Posted Friday 18 September 2015
Kingston University's latest crop of MA Fashion students rekindled the buzz of London's famous 1980s fashion markets when they launched their new collections in the heart of Soho. Celebrating the heritage of iconic clothes emporiums such as Portobello and Kensington, the class of 2015 received a rapturous reception as they flaunted their wares to fashion experts and key industry figures on market-style stalls at the Vinyl Factory on the eve of London Fashion Week.
Amidst the hustle and bustle, collections by five of the young designers premiered on the catwalk. From floor length, suffragette-inspired silhouettes of Hope Hudson's ethereal womenswear to an explosion of colour created by Chi Wu's martial-arts-movie-themed menswear, the students took inspiration from far and wide for their latest work.
Su Jeong Paik developed her monochrome black and white collection after hearing her grandparents' stories of life during the Korean War. This set the 24 year old from Seoul in Korea on a journey back through her family history. Looking at old photographs, she became fascinated by the way people fleeing the conflict adapted their clothes to enable them to stash essential supplies and secrete personal treasures as they moved from place to place. To reflect this, Su's androgynous garments are covered in large pockets and hidden compartments. She has blended the shapes of traditional Korean garments with modern waterproof and windproof fabrics to create a catwalk collection celebrating the ingenuity and resilience of her grandparents and their peers.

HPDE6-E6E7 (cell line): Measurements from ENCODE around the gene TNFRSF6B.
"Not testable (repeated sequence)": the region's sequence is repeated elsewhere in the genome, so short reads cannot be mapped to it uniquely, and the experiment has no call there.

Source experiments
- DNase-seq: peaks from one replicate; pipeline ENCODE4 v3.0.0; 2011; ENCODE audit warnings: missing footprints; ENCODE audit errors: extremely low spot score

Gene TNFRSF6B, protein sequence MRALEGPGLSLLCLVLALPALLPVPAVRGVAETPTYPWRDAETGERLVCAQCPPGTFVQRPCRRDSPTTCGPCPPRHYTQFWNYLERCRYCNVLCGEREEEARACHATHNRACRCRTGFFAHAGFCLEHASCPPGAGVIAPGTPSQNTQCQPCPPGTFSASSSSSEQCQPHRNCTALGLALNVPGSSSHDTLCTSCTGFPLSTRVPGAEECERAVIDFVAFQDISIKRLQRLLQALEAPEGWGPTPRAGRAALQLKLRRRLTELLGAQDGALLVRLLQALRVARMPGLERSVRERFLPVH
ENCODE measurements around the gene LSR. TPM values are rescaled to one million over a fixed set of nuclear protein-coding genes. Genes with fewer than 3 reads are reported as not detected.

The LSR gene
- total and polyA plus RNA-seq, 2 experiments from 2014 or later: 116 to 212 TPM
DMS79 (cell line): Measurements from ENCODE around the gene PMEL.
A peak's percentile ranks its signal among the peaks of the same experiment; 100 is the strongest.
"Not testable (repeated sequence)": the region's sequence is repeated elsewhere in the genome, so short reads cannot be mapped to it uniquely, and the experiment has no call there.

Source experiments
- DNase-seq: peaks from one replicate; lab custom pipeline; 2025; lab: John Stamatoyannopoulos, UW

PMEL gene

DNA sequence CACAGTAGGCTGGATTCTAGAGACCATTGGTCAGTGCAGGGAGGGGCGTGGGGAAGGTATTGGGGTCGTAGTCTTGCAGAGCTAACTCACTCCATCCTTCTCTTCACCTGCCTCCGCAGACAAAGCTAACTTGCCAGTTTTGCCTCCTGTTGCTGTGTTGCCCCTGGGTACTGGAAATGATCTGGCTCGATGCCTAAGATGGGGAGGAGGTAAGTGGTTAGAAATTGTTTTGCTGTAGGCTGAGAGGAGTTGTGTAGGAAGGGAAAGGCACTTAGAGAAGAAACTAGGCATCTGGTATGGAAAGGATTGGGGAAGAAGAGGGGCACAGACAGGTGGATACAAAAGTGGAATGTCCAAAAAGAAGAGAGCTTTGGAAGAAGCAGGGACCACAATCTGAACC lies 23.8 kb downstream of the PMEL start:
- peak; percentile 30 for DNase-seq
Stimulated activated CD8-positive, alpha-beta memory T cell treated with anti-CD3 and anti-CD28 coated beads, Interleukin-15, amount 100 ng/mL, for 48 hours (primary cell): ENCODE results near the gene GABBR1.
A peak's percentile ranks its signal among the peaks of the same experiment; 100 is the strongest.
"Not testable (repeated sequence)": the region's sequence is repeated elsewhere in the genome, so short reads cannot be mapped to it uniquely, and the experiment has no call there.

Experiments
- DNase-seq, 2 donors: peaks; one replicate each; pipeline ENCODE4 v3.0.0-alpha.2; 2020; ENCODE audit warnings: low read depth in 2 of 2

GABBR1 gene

Course director Andrew Ibi said the market-style event allowed the students to showcase their work to an eclectic mix of fashion luminaries. "The market represents a rich cultural experience and an environment unique to London fashion heritage," Mr Ibi said. "The show's market stall format allowed Kingston University's young designers to get closer to their potential customers, future employers, stylists, journalists and others interested in their work. It reinforced the way we teach Kingston University's MA Fashion students to think freely and broadly about the context of the subject and develop the confidence to articulate this with key figures within the industry."